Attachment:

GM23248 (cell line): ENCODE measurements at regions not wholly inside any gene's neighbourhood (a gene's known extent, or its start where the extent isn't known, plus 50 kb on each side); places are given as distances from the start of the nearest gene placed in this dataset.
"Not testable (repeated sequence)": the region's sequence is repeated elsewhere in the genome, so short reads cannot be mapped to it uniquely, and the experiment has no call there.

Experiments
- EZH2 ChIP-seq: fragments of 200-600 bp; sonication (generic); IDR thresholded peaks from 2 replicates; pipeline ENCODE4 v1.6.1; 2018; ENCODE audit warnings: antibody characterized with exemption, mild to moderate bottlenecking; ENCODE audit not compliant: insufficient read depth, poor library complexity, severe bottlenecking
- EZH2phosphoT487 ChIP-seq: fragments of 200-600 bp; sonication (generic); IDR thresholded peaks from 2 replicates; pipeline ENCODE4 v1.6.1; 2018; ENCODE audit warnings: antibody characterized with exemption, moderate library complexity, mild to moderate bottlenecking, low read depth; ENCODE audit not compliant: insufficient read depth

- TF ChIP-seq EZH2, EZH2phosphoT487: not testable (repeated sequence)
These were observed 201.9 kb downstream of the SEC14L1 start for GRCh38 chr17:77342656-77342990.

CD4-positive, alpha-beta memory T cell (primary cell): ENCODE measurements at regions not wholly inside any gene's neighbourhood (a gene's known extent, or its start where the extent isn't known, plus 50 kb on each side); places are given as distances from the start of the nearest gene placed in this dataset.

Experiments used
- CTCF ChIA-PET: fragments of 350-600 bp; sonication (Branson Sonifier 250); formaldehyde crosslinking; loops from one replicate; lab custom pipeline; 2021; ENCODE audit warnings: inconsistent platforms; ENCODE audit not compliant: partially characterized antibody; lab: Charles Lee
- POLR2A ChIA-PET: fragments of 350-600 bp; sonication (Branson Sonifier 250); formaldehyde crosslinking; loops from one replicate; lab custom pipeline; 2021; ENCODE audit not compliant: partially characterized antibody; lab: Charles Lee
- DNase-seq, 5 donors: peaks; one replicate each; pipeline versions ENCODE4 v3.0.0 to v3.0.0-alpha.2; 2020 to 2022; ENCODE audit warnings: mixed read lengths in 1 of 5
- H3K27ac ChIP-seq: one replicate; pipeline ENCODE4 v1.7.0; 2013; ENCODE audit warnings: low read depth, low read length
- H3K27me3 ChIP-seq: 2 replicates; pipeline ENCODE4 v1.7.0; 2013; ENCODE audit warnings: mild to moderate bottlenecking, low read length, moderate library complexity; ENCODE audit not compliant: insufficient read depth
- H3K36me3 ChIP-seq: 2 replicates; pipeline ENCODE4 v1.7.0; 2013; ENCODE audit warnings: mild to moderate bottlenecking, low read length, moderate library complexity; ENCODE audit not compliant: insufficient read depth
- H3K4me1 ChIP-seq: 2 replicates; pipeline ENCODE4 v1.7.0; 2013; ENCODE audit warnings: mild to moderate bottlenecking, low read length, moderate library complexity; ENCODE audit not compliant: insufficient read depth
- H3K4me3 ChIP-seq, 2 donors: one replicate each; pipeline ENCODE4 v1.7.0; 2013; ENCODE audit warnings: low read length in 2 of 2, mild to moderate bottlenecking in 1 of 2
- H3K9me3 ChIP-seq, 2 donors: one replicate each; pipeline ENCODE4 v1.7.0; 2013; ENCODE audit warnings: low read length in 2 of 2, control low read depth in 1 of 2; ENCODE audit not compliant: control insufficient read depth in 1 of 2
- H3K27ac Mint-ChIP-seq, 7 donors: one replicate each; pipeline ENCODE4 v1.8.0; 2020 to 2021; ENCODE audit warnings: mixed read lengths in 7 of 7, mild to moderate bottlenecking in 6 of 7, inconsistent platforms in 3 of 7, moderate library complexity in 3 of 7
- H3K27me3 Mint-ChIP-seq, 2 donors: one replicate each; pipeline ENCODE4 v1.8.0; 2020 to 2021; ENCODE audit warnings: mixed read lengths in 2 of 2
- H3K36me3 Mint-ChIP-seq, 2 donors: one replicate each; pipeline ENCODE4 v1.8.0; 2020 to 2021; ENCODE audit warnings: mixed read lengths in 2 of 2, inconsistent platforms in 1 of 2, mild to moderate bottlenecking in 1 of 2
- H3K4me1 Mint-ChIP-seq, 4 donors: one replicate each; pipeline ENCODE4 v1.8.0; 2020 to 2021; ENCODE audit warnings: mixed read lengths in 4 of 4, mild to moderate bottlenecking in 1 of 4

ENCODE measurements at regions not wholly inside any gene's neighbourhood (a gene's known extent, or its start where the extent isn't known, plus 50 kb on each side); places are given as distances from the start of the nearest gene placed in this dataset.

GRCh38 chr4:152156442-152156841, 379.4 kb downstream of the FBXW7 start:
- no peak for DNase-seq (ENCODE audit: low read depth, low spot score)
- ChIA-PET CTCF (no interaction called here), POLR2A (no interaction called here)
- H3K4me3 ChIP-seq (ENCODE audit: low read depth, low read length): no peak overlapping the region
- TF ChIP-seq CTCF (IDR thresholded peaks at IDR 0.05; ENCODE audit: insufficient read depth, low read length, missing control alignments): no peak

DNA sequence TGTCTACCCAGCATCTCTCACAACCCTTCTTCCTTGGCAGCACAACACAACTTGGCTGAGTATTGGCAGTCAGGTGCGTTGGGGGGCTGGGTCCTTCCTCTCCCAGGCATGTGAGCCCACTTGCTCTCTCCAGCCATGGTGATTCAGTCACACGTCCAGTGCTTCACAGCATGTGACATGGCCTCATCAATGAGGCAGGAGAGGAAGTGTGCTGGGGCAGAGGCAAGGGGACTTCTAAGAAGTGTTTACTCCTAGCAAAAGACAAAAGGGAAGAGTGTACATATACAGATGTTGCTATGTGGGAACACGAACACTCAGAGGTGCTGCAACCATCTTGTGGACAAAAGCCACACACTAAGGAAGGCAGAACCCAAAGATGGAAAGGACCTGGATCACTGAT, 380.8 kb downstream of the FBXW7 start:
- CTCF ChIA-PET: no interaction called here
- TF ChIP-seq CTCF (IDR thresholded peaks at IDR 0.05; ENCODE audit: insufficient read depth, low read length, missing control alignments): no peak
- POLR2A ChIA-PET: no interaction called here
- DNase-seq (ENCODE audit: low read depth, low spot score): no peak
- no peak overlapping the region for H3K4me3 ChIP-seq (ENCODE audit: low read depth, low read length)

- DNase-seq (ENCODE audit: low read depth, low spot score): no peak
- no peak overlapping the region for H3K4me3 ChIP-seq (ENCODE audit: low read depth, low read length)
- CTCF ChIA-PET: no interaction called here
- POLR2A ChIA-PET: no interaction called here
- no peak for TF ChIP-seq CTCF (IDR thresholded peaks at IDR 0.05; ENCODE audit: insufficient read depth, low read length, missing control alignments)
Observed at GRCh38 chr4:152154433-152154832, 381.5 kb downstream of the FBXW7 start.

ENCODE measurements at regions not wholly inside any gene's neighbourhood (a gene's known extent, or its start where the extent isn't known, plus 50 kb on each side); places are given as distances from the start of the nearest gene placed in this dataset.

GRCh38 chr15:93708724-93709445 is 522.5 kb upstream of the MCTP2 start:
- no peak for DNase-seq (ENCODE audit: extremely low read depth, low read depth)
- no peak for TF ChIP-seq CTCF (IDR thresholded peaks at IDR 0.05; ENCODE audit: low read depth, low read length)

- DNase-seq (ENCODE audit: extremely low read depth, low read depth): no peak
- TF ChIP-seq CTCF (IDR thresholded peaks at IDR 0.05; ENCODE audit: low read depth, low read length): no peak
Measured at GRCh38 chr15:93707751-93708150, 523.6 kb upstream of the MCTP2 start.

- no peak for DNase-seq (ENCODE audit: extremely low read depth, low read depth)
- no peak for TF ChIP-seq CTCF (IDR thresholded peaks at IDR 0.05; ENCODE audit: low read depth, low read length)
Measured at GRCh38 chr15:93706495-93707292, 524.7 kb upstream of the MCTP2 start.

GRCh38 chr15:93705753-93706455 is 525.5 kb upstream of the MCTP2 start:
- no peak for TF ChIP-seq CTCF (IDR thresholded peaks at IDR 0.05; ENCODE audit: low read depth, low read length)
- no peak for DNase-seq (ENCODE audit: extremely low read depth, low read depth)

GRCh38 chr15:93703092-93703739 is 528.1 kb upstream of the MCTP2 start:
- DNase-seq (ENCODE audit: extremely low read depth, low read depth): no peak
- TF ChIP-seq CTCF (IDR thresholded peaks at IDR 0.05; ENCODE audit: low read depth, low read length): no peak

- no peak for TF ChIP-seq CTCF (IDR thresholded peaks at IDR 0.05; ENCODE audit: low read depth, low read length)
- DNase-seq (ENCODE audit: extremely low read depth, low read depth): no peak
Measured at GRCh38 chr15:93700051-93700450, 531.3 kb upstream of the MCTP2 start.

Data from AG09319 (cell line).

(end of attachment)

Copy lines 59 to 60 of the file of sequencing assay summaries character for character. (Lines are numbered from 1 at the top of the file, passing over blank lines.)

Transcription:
Measured at GRCh38 chr15:93700051-93700450, 531.3 kb upstream of the MCTP2 start.

Data from AG09319 (cell line).